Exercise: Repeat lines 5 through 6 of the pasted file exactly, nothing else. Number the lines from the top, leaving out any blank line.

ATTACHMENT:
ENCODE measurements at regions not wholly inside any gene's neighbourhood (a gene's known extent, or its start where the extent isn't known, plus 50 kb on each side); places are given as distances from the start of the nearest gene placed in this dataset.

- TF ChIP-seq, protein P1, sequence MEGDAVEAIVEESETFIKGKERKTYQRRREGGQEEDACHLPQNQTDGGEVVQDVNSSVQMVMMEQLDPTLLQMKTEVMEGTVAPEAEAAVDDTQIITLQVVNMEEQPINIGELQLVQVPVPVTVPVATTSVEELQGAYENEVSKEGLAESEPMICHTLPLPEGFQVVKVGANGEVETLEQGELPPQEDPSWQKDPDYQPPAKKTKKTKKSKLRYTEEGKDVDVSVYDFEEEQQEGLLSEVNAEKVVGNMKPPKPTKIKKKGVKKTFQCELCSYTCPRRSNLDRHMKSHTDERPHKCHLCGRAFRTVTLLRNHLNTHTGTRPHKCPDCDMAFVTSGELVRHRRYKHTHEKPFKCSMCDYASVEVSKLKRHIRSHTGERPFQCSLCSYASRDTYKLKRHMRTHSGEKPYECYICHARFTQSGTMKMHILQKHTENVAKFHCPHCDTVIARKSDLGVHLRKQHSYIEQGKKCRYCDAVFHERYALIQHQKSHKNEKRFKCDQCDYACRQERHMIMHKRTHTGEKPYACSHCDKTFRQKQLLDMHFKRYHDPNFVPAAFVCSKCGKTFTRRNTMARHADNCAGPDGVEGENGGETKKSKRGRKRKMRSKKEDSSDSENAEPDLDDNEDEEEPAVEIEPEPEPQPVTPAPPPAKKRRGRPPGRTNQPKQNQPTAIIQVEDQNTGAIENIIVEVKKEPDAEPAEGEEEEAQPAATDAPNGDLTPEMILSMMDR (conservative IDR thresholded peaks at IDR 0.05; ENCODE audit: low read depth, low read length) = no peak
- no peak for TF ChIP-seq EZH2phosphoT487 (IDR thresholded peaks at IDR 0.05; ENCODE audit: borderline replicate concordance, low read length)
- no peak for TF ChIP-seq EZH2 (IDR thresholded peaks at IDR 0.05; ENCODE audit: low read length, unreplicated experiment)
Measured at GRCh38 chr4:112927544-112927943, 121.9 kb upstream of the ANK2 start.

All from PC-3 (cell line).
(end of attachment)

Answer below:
Measured at GRCh38 chr4:112927544-112927943, 121.9 kb upstream of the ANK2 start.

All from PC-3 (cell line).